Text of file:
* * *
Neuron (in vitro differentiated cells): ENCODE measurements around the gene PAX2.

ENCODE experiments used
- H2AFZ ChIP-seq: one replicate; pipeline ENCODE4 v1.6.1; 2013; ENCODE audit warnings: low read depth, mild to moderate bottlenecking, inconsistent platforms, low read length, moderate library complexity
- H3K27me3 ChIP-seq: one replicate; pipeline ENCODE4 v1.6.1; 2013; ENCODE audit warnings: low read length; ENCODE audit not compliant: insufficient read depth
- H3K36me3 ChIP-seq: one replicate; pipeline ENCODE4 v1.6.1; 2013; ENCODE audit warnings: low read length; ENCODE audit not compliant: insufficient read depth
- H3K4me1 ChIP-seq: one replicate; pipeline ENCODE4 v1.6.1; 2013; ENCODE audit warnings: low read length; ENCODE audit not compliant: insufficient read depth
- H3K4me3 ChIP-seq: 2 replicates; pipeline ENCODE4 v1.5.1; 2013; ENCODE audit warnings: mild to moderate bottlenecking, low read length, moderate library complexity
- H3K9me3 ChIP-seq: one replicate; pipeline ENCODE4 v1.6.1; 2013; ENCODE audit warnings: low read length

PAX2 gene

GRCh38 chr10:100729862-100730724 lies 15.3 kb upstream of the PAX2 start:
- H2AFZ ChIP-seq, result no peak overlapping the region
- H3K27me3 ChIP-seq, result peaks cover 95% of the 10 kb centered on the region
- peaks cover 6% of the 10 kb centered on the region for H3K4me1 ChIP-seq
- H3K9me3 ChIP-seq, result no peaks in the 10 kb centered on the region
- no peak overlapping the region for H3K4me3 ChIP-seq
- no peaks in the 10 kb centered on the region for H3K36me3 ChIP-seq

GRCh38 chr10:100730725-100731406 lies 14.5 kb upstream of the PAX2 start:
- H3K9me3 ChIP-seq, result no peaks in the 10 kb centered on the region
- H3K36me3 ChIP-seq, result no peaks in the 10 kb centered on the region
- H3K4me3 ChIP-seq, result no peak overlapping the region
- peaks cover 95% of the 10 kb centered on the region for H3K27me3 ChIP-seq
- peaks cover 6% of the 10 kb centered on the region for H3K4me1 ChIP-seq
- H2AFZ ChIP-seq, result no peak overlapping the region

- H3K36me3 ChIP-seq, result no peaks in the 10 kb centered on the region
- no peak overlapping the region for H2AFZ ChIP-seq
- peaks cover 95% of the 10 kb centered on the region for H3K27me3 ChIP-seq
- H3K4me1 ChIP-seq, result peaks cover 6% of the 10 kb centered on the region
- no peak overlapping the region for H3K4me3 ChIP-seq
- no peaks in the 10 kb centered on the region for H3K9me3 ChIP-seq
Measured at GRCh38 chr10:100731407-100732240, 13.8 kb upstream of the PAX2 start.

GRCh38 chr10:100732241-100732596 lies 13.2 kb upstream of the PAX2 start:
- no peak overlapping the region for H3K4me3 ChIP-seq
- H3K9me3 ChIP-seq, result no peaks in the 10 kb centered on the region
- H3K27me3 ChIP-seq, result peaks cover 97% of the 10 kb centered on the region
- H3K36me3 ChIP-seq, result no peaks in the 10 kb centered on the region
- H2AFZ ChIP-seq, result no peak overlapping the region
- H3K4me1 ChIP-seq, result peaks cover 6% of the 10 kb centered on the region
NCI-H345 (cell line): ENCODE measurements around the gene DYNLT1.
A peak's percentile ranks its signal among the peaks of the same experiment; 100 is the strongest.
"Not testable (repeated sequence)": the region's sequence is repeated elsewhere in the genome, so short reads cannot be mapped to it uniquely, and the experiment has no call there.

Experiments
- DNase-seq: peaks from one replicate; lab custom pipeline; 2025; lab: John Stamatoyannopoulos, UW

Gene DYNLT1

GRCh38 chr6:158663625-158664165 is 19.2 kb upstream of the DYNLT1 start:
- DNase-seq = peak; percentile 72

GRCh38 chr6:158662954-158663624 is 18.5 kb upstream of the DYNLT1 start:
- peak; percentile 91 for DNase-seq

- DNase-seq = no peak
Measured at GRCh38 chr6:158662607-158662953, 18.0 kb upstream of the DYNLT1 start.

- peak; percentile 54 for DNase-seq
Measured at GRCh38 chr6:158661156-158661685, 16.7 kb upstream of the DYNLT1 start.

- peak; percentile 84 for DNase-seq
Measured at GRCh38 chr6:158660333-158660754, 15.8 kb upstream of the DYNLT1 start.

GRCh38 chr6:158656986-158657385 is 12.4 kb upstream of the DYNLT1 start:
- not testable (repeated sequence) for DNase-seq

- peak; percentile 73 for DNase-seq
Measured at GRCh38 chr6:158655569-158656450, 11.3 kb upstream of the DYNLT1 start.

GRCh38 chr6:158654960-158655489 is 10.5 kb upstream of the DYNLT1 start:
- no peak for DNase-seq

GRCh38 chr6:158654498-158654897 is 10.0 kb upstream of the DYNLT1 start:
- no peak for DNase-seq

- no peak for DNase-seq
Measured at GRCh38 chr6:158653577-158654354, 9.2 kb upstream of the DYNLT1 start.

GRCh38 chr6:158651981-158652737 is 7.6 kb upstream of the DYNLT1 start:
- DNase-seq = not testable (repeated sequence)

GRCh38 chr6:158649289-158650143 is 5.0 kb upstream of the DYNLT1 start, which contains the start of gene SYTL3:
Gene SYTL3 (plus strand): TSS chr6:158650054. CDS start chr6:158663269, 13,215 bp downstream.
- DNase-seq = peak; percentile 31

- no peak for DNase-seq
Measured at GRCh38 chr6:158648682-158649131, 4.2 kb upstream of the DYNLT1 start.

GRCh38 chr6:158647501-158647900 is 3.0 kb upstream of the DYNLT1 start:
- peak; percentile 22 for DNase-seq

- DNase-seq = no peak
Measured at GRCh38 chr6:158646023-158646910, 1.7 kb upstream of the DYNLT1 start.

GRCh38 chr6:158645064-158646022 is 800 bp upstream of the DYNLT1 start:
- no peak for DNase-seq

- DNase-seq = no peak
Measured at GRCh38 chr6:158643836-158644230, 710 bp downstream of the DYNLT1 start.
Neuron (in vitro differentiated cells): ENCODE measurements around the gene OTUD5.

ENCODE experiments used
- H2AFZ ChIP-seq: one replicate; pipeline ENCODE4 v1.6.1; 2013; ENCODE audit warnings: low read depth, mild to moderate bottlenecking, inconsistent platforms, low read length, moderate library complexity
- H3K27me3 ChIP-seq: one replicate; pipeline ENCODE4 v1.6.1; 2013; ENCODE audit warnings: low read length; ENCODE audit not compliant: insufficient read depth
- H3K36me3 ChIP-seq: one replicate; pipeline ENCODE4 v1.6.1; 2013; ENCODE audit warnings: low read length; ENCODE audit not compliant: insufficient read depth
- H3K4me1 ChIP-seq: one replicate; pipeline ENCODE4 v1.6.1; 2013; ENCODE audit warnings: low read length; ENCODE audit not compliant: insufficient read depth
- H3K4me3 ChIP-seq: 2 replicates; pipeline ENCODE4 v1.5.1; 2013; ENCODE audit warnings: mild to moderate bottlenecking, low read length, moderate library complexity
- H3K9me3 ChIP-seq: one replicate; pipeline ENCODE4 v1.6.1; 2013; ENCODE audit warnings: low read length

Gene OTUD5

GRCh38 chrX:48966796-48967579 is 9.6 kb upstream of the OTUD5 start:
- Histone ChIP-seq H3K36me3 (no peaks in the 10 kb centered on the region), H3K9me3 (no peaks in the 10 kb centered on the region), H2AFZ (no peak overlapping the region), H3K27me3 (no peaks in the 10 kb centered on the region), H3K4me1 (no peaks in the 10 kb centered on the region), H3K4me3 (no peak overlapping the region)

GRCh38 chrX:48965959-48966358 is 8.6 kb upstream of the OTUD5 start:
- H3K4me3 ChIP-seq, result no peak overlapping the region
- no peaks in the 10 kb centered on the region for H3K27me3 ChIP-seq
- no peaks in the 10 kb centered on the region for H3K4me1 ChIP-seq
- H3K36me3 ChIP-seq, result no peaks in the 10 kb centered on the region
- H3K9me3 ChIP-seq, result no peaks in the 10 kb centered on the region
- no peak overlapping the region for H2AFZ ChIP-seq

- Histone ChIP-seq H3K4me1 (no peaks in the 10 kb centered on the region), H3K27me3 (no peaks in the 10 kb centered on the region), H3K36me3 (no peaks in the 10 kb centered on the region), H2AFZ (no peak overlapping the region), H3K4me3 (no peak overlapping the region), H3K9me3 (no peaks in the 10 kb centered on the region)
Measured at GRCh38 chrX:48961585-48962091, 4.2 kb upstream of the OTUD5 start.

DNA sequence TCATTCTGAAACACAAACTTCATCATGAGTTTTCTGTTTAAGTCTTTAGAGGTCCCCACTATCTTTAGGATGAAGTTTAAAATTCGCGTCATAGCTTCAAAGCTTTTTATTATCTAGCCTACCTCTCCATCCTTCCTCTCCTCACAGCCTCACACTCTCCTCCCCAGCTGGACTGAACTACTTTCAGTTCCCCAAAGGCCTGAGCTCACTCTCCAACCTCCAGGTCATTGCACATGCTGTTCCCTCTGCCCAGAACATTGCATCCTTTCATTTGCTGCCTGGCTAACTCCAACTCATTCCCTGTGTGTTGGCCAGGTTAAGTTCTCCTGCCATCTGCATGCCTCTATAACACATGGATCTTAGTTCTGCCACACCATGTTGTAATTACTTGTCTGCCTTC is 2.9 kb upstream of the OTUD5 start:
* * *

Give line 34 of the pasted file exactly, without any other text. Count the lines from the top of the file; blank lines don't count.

- H3K27me3 ChIP-seq, result peaks cover 97% of the 10 kb centered on the region